Benjamin Pickford completed his PhD on Ralph Waldo Emerson at the University of Nottingham in September 2014. He is currently working on two monograph projects - an intellectual biography of Emerson focusing on his poetic theory, and a cross-disciplinary study of alternative economic models in late nineteenth-century American culture.

Book Review: Against Self-Reliance: The Arts of Dependence in the Early United States by William Huntting Howell

Stressing in his introduction that his concern is the ‘facts on the ground’ (11) in American history, Howell draws on quotidian and largely overlooked aesthetic projects such as the design of coins and schoolgirl samplers to offer some genuinely original work on how creative work in America was consanguineous with the processes of state-building. Continue reading

Book Review: Philosophy and Literature in Times of Crisis: Challenging Our Infatuation with Numbers by Michael Mack

Philosophy and Literature in Times of Crisis is, very consciously, a timely book. The crisis of the title is the political climate in which higher education in the arts and humanities currently finds itself. In the face of demands to demonstrate its economic contribution, arts education and research has been encouraged to make sometimes questionable claims for its ‘impact,’ its transferable values, or, in the event that its economic worth is not so readily visible, to make equally grandiose statements in support of its ethical or philanthropic mission. Continue reading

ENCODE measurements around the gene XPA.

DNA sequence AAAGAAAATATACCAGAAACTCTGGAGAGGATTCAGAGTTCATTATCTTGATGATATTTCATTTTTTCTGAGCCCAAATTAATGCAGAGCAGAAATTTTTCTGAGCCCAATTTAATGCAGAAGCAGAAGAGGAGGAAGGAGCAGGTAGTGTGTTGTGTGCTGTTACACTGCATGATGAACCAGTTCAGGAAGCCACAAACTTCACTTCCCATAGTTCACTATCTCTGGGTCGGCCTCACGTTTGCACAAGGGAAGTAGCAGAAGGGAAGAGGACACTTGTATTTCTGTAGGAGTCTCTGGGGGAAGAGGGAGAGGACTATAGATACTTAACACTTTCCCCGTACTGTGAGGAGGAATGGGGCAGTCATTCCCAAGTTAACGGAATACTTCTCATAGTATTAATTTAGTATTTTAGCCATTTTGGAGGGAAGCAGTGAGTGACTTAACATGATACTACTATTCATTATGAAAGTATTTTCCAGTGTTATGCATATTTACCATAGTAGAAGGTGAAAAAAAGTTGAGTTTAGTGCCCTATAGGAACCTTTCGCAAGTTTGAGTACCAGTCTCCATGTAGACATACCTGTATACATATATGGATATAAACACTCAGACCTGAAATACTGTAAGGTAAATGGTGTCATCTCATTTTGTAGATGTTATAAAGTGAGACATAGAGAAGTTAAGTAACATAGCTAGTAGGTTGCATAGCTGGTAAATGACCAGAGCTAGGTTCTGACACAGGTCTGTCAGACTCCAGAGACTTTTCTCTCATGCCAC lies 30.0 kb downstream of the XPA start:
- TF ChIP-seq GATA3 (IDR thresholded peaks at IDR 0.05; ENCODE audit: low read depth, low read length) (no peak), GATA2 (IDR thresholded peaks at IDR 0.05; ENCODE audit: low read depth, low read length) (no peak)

Book Review: American Impersonal: Essays with Sharon Cameron edited by Branka Arsić

Sharon Cameron’s critical output has slowed since her emergence as a major voice on American literature in the 1980s, but, as this beguiling and suggestive volume of essays shows, her influence continues to grow as it informs the most innovative approaches to the subject in the twenty-first century. Continue reading

‘Now comes good sailing’: Henry David Thoreau’s Cape Cod (1865) and Early Postbellum America

Although the text for May’s forthcoming #bookhour discussion, Henry David Thoreau’s Cape Cod, has never attracted scholarship in the way that Walden, ‘Resistance to Civil Government’, and the Journal have done, it echoes the blend of geniality, history, metaphysics, and occasional grotesqueries found in the celebrated works of contemporaries such as Hawthorne, Melville, or Poe. Continue reading